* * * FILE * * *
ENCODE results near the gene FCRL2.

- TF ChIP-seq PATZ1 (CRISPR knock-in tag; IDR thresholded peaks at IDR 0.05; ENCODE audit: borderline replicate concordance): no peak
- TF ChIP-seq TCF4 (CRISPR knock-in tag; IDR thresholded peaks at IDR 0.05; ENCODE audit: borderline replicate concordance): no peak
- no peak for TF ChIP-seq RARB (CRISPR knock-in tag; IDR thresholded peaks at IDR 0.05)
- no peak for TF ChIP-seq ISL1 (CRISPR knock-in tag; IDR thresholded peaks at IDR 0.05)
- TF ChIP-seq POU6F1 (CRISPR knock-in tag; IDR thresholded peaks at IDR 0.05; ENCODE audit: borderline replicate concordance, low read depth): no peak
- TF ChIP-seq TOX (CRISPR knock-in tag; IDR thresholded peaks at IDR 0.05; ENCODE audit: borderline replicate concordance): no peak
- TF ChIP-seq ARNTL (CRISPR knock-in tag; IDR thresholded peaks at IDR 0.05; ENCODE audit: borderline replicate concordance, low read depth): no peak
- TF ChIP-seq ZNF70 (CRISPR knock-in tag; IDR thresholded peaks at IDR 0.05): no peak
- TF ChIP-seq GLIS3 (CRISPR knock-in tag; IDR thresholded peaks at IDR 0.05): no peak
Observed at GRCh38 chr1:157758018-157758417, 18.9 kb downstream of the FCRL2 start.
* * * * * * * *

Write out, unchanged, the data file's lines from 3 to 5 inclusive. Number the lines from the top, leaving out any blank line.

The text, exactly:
- TF ChIP-seq TCF4 (CRISPR knock-in tag; IDR thresholded peaks at IDR 0.05; ENCODE audit: borderline replicate concordance): no peak
- no peak for TF ChIP-seq RARB (CRISPR knock-in tag; IDR thresholded peaks at IDR 0.05)
- no peak for TF ChIP-seq ISL1 (CRISPR knock-in tag; IDR thresholded peaks at IDR 0.05)